The precious metals saw fresh demand on Tuesday, lifting prices in early trading.
Spot gold advanced about 0.2% (+$2) to $1,325/oz when markets opened in New York.
Similarly, spot silver added 7¢ (+0.4%) to trade near $16.60/oz.
Platinum was up 0.6% to $970/oz while palladium rebounded over 1% to $985/oz.
Yesterday saw palladium slump 2% but the other precious metals pared their losses by the end of the session.
Inflation Fears Cool as CPI Offers No Surprises
Meanwhile, the Nasdaq rose in mixed session for U.S. indices on Monday. Both the Dow and S&P 500 fell modestly.
Bonds were higher, finally diverging from their correlation with equities. The 10-year yield slipped to 2.87% and was down another two basis points this morning to about 2.85%.
It was the opposite scenario for the dollar. The DXY index slipped 0.2% to 89.9 yesterday and fell again to 89.7 on Tuesday.
Short positions on the dollar are currently at two-month low, however.
Upcoming rate hikes from the Fed are expected to give the USD a boost, but for now the precious metals are moving higher due to a weaker dollar.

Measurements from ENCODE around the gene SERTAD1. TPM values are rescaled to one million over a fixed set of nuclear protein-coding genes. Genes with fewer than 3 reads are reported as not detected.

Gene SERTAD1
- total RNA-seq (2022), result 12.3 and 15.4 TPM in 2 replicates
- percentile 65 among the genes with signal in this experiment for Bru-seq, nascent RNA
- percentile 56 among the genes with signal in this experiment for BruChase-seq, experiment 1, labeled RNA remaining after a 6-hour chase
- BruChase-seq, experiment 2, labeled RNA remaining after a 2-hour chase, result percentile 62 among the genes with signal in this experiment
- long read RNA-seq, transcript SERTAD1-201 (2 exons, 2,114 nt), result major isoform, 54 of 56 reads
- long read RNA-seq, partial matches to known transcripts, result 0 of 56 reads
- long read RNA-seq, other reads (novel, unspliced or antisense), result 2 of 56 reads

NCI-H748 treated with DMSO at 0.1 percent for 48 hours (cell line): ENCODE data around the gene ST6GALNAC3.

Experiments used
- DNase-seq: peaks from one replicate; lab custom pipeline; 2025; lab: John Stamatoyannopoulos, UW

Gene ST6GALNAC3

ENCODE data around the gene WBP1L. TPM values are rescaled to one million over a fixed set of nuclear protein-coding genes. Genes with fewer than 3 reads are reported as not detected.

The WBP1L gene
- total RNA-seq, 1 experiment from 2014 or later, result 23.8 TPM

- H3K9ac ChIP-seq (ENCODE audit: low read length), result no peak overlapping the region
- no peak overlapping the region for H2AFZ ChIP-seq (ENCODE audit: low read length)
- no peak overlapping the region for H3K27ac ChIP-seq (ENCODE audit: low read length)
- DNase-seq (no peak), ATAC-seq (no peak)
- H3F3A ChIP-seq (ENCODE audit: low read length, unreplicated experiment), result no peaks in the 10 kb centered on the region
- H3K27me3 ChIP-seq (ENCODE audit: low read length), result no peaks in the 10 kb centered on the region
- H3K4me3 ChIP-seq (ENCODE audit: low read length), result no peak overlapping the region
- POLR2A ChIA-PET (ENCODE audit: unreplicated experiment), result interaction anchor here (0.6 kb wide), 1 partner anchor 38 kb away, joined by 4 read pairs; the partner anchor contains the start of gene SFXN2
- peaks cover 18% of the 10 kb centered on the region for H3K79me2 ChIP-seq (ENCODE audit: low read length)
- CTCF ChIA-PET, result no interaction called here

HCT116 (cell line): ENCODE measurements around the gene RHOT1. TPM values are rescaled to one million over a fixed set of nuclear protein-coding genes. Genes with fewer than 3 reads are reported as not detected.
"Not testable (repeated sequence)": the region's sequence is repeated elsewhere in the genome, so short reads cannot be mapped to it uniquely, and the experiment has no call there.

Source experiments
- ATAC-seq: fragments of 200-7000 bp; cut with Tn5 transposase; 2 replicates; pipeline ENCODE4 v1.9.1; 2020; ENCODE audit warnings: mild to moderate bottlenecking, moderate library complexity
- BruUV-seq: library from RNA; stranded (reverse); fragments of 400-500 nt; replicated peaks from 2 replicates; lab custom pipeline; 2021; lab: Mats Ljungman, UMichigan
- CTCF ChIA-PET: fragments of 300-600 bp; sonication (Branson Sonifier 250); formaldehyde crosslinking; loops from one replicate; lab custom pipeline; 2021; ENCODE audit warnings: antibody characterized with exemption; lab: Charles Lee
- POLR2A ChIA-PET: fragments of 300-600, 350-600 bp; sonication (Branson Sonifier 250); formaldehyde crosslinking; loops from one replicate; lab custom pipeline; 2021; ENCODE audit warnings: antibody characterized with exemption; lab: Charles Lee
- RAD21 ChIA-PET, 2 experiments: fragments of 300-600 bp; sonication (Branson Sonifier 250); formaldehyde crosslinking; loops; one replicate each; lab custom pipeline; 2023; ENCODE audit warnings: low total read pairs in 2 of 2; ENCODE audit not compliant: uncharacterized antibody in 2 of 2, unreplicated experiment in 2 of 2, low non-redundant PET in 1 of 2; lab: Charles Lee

The big economic news on Tuesday was the February report on the consumer price index (CPI) from the Department of Labor.
CPI rose 0.2% month-on-month and is up 2.2% year-on-year. This was right in line with what analysts were expecting. The reading was well short of January's 0.5% surge in consumer prices.
This was seen as a slight deceleration of inflation pressures. Steady rent prices placed a damper on core CPI, according to the same report.
Trump Fires Secretary of State Tillerson
Amid a policy shift on tariffs and a possible diplomatic meeting with North Korea, markets were jarred by the news that President Trump fired Secretary of State Rex Tillerson this morning.
Tillerson is expected to be replaced with sitting CIA Director Mike Pompeo.
The president must also name a new chief economic adviser in addition to filling to vacancy left by Tillerson's dismissal from the cabinet.
Stocks in the U.S. stumbled from their morning highs after the shake-up at the White House.
Shares were mixed in Europe and Asia. The Japanese yen dipped roughly 0.5% against the dollar, although the euro and British pound were both in the green.
Crude oil continued to lose ground to start the week. WTI futures were down again, threatening to fall below $61/bbl.
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